It can be overwhelming for anyone to pack exactly the right things for your US vacation. You are limited to one larger suitcase, one carry-on and eventually a handbag. Don’t try to bring too much as you will just have the challenge to be scrutinized with US Customs or the airline charging extra fees. Pack as light as you can and leave enough space in the suitcase for gifts when you return.
Things to consider for your national park vacation
Clothes: that will fit for very warm and very cold temperatures. You might discover national parks over 10,000 feet of elevations where nights can be freezing, but then discover metropolitan cities that exceed 40 celsius. The climate in the United States is very diverse, so study your itinerary and the seasons to make sure that you have proper clothes.
Camera equipment: You will be visiting one of the earth’s most unique places and world metropolitan cities, discovering movie locations and theme parks. It is a trip of a lifetime, so be prepared to bring a camera. We recommend bringing a SLR camera and learn in advance about how to shoot great pictures.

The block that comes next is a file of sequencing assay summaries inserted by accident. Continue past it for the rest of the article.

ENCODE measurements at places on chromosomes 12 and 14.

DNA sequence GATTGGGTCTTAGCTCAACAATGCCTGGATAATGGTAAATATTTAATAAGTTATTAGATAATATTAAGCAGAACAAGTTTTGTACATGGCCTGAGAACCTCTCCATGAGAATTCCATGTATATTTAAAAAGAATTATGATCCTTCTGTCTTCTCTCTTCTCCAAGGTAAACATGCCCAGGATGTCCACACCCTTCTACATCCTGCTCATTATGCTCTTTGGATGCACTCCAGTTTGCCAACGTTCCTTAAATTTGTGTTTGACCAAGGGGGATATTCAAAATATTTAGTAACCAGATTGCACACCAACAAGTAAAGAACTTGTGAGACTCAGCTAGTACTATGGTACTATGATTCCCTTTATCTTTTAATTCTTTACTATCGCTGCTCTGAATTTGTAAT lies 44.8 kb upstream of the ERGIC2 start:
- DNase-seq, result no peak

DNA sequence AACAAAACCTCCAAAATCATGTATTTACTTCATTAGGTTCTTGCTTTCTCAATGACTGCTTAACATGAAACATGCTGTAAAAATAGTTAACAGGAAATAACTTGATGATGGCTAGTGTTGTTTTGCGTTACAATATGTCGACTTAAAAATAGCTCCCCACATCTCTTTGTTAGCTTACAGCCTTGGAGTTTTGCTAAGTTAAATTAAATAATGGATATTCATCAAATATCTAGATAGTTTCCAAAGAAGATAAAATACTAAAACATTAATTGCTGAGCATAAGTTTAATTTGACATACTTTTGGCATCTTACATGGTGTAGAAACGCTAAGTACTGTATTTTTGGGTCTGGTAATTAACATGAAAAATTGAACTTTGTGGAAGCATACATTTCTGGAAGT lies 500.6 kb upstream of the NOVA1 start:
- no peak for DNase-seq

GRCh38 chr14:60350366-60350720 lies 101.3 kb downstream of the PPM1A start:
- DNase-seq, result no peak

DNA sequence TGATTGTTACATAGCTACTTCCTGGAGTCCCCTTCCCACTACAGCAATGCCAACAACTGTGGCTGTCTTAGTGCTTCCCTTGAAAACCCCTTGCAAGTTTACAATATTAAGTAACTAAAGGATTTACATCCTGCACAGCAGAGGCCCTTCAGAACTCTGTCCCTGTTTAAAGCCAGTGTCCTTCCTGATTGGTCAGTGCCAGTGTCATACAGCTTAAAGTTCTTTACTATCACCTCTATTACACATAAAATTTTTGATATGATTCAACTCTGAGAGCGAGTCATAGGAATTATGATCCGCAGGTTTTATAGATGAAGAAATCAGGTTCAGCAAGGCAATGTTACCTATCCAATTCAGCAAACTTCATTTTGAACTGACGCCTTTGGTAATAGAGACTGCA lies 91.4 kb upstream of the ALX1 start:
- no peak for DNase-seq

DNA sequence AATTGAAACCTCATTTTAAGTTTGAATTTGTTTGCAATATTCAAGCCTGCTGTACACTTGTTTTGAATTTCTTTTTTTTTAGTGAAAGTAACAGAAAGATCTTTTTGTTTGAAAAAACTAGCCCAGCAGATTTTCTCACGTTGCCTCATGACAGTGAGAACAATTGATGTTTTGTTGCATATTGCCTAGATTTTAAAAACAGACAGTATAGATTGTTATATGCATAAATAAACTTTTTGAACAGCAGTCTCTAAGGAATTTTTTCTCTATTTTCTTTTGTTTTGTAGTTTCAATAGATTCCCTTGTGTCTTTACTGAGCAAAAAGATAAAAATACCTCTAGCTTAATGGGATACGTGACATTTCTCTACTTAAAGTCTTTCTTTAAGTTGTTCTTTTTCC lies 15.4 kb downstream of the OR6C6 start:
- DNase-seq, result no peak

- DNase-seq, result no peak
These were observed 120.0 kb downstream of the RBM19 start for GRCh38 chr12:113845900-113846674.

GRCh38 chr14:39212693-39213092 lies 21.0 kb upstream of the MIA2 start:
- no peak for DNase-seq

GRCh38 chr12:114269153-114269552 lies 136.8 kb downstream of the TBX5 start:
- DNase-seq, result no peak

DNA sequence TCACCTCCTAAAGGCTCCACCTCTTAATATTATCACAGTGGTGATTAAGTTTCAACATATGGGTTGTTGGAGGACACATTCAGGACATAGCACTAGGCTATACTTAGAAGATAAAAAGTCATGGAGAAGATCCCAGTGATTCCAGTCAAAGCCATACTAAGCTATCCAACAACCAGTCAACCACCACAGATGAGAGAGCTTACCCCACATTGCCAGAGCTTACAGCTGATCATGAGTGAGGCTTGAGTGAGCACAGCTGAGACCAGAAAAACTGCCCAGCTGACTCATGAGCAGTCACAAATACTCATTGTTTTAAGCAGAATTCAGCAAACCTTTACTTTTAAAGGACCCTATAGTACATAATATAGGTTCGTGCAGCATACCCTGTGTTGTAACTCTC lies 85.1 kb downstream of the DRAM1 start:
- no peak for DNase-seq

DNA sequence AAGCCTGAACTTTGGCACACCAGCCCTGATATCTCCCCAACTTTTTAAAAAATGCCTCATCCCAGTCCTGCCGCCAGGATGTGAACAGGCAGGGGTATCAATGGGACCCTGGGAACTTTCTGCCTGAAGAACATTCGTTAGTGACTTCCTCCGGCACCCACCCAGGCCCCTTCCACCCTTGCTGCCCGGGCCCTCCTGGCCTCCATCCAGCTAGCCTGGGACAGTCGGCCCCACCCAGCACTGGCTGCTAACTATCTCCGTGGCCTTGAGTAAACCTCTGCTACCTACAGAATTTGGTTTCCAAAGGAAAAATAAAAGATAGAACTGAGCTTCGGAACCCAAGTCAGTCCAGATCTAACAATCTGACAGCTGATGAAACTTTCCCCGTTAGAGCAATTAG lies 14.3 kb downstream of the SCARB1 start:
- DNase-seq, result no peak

Shoes: bring shoes that you feel comfortable in walking. Sneakers and sport shoes, are good for national parks and the board walks. In case if you would like to do more adventurous hikes, we recommend durable hiking boots.
Backpack: if you would like to explore the national parks, we recommend a backpack and a suitable water bottle. Given that many of the national parks are located in a desert-type area, it is recommended to drink at least one gallon of water per day.
Print out all your documents and save them online, together with your visa and passport. In case if anything gets lost in your emails or your phone dies, this will help you a lot. It will save you a lot of trouble.
Cell phone: We recommend checking with your local cell phone provider about coverage and plans in the United States. While there is excellent coverage in major cities, most of the national parks have limited to no cell service. You can also buy a pre-paid phone plan here in the United States for the time you are here in case if you would like to do local calls within the U.S. There are many places offering free WiFi so you will always be able to log in to the hotel WiFi or a coffee place to upload your favorite pictures.